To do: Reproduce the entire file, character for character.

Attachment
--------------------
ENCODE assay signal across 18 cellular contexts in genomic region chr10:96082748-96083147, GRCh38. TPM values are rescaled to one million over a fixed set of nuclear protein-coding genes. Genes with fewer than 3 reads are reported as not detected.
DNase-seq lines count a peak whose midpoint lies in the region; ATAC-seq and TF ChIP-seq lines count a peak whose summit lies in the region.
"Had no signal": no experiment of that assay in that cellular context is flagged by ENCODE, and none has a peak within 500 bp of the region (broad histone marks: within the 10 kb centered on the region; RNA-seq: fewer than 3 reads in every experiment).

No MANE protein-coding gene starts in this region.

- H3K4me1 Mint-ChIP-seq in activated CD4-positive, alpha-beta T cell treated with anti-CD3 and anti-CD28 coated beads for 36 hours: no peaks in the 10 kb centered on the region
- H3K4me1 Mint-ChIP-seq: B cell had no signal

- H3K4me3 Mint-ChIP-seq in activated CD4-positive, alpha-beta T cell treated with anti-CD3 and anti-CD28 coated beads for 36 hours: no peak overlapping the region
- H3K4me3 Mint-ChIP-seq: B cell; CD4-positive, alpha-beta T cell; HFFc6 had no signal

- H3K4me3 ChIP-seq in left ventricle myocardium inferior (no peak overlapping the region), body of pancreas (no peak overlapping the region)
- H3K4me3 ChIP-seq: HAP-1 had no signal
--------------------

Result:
ENCODE assay signal across 18 cellular contexts in genomic region chr10:96082748-96083147, GRCh38. TPM values are rescaled to one million over a fixed set of nuclear protein-coding genes. Genes with fewer than 3 reads are reported as not detected.
DNase-seq lines count a peak whose midpoint lies in the region; ATAC-seq and TF ChIP-seq lines count a peak whose summit lies in the region.
"Had no signal": no experiment of that assay in that cellular context is flagged by ENCODE, and none has a peak within 500 bp of the region (broad histone marks: within the 10 kb centered on the region; RNA-seq: fewer than 3 reads in every experiment).

No MANE protein-coding gene starts in this region.

- H3K4me1 Mint-ChIP-seq in activated CD4-positive, alpha-beta T cell treated with anti-CD3 and anti-CD28 coated beads for 36 hours: no peaks in the 10 kb centered on the region
- H3K4me1 Mint-ChIP-seq: B cell had no signal

- H3K4me3 Mint-ChIP-seq in activated CD4-positive, alpha-beta T cell treated with anti-CD3 and anti-CD28 coated beads for 36 hours: no peak overlapping the region
- H3K4me3 Mint-ChIP-seq: B cell; CD4-positive, alpha-beta T cell; HFFc6 had no signal

- H3K4me3 ChIP-seq in left ventricle myocardium inferior (no peak overlapping the region), body of pancreas (no peak overlapping the region)
- H3K4me3 ChIP-seq: HAP-1 had no signal